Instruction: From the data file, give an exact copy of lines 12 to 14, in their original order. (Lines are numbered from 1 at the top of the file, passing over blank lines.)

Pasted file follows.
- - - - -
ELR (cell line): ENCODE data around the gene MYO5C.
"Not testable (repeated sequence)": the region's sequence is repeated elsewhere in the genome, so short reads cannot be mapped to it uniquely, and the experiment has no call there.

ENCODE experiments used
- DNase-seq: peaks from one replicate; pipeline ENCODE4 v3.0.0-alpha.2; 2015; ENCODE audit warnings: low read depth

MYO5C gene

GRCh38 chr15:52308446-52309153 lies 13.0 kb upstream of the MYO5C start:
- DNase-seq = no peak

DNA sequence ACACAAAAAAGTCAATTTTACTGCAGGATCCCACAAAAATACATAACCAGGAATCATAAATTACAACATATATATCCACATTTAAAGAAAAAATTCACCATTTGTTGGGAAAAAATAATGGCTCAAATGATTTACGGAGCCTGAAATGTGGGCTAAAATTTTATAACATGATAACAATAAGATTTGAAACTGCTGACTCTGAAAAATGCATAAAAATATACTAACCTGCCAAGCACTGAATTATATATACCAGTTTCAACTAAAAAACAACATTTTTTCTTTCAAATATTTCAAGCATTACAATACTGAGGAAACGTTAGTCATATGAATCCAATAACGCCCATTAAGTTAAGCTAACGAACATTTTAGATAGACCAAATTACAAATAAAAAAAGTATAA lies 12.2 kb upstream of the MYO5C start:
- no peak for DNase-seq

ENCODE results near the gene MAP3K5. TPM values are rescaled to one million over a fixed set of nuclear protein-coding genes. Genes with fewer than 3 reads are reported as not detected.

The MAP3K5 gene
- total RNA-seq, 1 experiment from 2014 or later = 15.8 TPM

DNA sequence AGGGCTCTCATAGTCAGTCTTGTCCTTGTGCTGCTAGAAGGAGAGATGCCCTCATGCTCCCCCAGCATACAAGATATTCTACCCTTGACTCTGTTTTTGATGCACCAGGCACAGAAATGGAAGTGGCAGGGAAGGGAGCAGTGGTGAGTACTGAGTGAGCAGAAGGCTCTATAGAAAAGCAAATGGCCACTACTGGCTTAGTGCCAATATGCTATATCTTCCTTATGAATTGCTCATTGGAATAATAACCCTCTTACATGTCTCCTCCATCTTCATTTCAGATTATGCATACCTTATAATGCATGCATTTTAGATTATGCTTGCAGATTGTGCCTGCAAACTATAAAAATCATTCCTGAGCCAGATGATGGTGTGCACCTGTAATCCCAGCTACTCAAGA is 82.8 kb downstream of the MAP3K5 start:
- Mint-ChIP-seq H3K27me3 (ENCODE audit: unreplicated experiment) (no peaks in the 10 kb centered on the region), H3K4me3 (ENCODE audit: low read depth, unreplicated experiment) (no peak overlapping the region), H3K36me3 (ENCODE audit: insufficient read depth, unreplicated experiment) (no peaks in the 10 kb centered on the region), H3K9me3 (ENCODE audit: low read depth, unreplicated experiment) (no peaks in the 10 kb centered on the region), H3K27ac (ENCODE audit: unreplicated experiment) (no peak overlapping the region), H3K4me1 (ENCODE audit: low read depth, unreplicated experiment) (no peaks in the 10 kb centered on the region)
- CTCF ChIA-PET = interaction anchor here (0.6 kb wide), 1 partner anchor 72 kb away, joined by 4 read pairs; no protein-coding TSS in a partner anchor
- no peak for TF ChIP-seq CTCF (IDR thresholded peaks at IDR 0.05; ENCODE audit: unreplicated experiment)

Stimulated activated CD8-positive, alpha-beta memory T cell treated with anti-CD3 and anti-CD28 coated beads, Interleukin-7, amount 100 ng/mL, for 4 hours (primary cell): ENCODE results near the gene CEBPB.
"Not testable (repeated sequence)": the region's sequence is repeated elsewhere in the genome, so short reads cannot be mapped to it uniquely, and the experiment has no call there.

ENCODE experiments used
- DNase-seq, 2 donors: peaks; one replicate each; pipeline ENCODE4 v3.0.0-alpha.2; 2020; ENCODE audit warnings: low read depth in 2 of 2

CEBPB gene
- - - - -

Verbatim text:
- total RNA-seq, 1 experiment from 2014 or later = 15.8 TPM

DNA sequence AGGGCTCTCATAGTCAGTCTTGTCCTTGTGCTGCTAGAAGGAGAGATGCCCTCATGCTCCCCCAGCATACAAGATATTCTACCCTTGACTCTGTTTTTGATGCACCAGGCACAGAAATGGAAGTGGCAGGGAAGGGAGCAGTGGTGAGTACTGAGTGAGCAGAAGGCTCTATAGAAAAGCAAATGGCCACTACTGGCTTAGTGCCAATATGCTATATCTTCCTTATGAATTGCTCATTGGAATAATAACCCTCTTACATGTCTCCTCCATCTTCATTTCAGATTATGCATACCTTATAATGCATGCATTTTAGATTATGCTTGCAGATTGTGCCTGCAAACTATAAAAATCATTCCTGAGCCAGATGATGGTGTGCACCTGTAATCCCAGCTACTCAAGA is 82.8 kb downstream of the MAP3K5 start:
- Mint-ChIP-seq H3K27me3 (ENCODE audit: unreplicated experiment) (no peaks in the 10 kb centered on the region), H3K4me3 (ENCODE audit: low read depth, unreplicated experiment) (no peak overlapping the region), H3K36me3 (ENCODE audit: insufficient read depth, unreplicated experiment) (no peaks in the 10 kb centered on the region), H3K9me3 (ENCODE audit: low read depth, unreplicated experiment) (no peaks in the 10 kb centered on the region), H3K27ac (ENCODE audit: unreplicated experiment) (no peak overlapping the region), H3K4me1 (ENCODE audit: low read depth, unreplicated experiment) (no peaks in the 10 kb centered on the region)